Next up is the three major works of the Roman poet Virgil, being the Eclogues, the Georgics, and the Aeneid.
The Eclogues have not aged well. It is essentially an overtly political idyllic poem. The issues addressed and alluded to are so particular to Virgil's time and place that I, personally, did not get much out of it. I would recommend skipping it.
Like Lucretius' De rerum natura, Virgil's Georgics is a sort of textbook in poem form. But rather than addressing the nature of the universe, it more narrowly addresses the field of agriculture. This leaves me continuing to wonder how much of the essentials of civilization could be grabbed into small poetical works for preservation. While we make use of mnemonics in schools today, I don't think that we are really using them to their full potential. Imagine if, instead of a crib sheet, you could have an unforgettable poem in your head for every exam?
There is some surprisingly "modern" farming advice in the Georgics. For example, crop rotation is discussed. If you just read Wikipedia on the subject, it skips from a mention in Leviticus to reign of Charlemagne with nothing in between. This is the sort of lapse in knowledge that you get when no-one reads the canon anymore. Centuries of knowledge just slip away as everything becomes a summary of a summary. History becomes a game of Chinese telephone
The Aeneid is definitely Virgil's greatest work, in all respects, i.e. fame, length, and worth. If you'll stretch your memory back to the very beginning of this blog with the works of Homer, you'll remember a certain war in which the Greeks destroyed a little ol' place called Troy. Virgil not only decided to write a sequel, he decided to write it about the Trojan survivors to legitimize the Roman Empire.
The first half of the Aeneid much resembles the Odyssey. Aeneas, plagued by the machinations of a bitter Juno, must lead his band of survivors from Troy to find a new homeland. They even run into the cyclops island from the Odyssey and meet one of Odysseus' men who was left behind. This wandering culminates in a near marriage between Aeneas and Queen Dido of Carthage as part of Juno's plot to prevent Rome's fated glorious future. Much ink has been spilled adapting the tragic aspects of that love story.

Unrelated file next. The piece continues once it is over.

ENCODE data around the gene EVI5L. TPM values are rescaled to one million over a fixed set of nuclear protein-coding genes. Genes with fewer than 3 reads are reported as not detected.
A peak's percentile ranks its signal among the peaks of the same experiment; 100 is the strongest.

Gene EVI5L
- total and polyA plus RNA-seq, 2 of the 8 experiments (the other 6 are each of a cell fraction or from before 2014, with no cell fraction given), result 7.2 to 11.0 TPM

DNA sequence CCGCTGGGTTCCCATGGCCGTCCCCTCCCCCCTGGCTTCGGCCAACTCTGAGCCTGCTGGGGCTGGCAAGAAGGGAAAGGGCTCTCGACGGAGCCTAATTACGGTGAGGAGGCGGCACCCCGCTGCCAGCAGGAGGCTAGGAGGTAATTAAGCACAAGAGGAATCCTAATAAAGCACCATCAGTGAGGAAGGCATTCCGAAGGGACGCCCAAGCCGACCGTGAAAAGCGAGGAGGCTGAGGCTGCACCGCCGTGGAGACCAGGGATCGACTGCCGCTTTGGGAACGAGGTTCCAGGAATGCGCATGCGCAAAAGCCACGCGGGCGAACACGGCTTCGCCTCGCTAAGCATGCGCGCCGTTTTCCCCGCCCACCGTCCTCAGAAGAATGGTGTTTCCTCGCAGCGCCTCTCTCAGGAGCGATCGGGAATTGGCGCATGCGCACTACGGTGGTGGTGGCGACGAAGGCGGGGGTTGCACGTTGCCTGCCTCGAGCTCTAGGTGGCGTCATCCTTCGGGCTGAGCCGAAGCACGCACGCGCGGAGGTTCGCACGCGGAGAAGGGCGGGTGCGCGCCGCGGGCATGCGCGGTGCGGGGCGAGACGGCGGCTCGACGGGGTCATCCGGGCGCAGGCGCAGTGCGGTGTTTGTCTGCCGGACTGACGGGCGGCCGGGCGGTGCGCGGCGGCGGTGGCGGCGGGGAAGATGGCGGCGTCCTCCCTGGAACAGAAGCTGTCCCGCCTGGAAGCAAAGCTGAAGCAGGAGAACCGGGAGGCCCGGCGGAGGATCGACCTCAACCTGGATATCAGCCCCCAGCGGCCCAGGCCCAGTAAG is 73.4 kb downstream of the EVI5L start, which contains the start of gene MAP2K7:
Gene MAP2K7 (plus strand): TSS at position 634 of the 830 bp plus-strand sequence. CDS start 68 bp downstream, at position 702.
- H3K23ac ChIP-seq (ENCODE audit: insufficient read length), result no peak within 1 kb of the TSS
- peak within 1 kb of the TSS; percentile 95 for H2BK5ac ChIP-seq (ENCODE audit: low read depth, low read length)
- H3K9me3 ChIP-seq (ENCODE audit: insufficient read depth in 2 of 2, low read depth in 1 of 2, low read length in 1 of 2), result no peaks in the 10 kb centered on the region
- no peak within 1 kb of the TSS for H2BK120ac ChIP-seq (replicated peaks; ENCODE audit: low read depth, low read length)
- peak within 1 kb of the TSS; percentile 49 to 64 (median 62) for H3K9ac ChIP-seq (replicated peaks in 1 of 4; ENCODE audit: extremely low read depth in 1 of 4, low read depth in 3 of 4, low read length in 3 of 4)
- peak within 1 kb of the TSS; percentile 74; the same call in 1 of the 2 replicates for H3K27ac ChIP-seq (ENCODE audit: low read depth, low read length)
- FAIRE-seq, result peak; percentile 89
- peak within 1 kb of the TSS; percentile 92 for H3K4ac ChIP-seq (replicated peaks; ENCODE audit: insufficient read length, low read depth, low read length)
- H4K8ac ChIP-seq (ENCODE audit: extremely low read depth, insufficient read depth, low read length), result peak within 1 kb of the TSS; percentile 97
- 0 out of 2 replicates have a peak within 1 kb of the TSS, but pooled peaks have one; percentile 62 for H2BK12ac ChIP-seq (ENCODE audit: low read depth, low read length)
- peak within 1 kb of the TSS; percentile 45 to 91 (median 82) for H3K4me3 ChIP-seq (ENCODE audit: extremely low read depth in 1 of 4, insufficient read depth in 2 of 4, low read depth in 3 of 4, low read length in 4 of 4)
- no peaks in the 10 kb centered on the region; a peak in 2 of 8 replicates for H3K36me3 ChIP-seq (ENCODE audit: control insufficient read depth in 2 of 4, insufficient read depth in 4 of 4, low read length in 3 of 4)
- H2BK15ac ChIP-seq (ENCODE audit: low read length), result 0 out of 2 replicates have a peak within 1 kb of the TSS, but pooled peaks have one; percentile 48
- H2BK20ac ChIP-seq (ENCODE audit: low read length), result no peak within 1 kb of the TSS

The second half more closely mirrors the Iliad. The Trojans arrive in Italy but find themselves at war with half the peninsula due to Juno's continued meddling. This half is seldom read. The standard edition given to young Latin students only covers the first half of the book. The second half is criticized as being "just" about battles. But the same could be easily said about the Iliad. And I find the language of the second half superior. The taunts thrown back and forth are exceptional. Also like the Iliad, there is a scene in which Aeneas receives a shield forged by Vulcan that depicts scenes from the future up until Virgil's own time.
The Aeneid speaks to a universal need for some sense of origin that we find both in countries and individuals. Every family has some story about how they are connected to some famous so-and-so, how their grandfather fought in such and such war, or how their family arrived by boat fleeing war. Even the mighty Roman Empire had to tell itself that it was descended from the demi-god Aeneas. There's comfort in continuity with the past.